Adolf Hitler, only mentioned as the Führer, still runs the show and is now standing at the top of the world, but he is NOTHING compared to the likes of General Wilhelm Strasse, more commonly known as Deathshead. After suffering defeat at the hands of Blazkowicz two times before, he gained a new and “unique” outlook on life, fueled only further when the heads of the party finally stopped faffing around with their failed occult nonsense and gave him the freedom to do whatever he wanted, which ultimately lead to the completion of Project Ubersoldat, his life’s work, and the victory of the Nazis. A vile and sadistic scientist that takes a genuine and absolute JOY in torturing and experimenting on human beings, Deathshead might as well be the very embodiment of the Nazi’s evil and ambition. His underlings are hardly any better, with Frau Engel, the depraved and almost psychotic warden of a concentration camp, perhaps being the worst among them. Really, every time a Nazi does something on screen, that is all the justification you need to shoot them.

The gameplay is very much a unique hybrid of both classic and modern shooter elements. B.J. is a one man army with an entire arsenal of weapons stuffed in his backpack, there are separate units for health and armor, the levels contain plenty of secrets, and there is even a map to help navigate and find objectives and other hidden objects, though it will need to be found first. On the more modern side of things, a perk tree of sorts encourages and rewards players for doing certain actions with different playstyles. Whether it be a more sneaky approach, fighting tactfully, straight up running and gunning, or using grenades and other explosives, various perks will be unlocked that further enhances B.J.’s various abilities. How the player goes about completing each level is entirely up to them.

While the story does still contain a bit of the silliness that revolves around the core concept of the series, it has been praised for being a serious, well-executed, and finely crafted tale that is not afraid to show the reality of what the Nazi party actually did during their reign, only further explored by imagining what else they could do if they had advanced technology at their disposal before their downfall. The excellent voice acting is also something worthy of commendation, with an especially masterful performance given by Dwight Schultz, providing perhaps the single most chilling performance of his voice acting career as Deathshead.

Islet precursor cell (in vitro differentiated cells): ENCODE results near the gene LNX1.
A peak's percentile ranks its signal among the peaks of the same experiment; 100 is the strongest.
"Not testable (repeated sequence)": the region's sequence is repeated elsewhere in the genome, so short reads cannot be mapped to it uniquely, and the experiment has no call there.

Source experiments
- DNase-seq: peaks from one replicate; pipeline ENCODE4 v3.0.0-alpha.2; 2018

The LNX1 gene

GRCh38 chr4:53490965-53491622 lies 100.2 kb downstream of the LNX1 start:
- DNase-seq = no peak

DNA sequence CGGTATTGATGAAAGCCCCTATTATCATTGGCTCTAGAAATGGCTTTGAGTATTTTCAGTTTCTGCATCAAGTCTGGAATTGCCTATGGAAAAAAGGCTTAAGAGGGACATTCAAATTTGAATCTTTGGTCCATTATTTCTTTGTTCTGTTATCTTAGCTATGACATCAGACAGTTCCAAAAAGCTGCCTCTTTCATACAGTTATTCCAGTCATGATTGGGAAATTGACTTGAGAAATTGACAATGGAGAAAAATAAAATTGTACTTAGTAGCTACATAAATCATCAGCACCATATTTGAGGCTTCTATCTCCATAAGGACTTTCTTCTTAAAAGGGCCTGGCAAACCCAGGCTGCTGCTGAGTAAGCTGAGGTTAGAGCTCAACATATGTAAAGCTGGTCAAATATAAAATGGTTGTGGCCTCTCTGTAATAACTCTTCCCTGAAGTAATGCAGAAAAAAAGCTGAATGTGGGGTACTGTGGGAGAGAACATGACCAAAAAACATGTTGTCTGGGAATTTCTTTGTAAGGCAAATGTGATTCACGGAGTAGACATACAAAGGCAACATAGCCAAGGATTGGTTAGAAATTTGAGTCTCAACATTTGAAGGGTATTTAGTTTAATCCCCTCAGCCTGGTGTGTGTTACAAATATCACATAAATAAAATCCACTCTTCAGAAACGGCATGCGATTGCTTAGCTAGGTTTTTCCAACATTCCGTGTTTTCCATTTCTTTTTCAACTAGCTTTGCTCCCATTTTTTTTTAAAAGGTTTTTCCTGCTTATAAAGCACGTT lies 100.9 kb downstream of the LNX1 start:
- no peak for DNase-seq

Much like how DOOM would become a success a couple of years later, Wolfenstein: The New Order breathed new life into the series by both going back to basics and updating to the modern age, becoming a well-received entry and ensuring a proper sequel in the form of Wolfenstein: The New Colossus, though no release date has been announced at this moment. The story is exciting, the gameplay is action-packed, the secrets are well-hidden, and it all comes together to make a game that remembers that the FPS genre, and video games in general, are supposed to be fun. Even without having knowledge of the previous games, one can still heavily enjoy the story while punching Nazis in the face and shooting giant robots with Tesla cannons. In the end, is that not what everyone wants?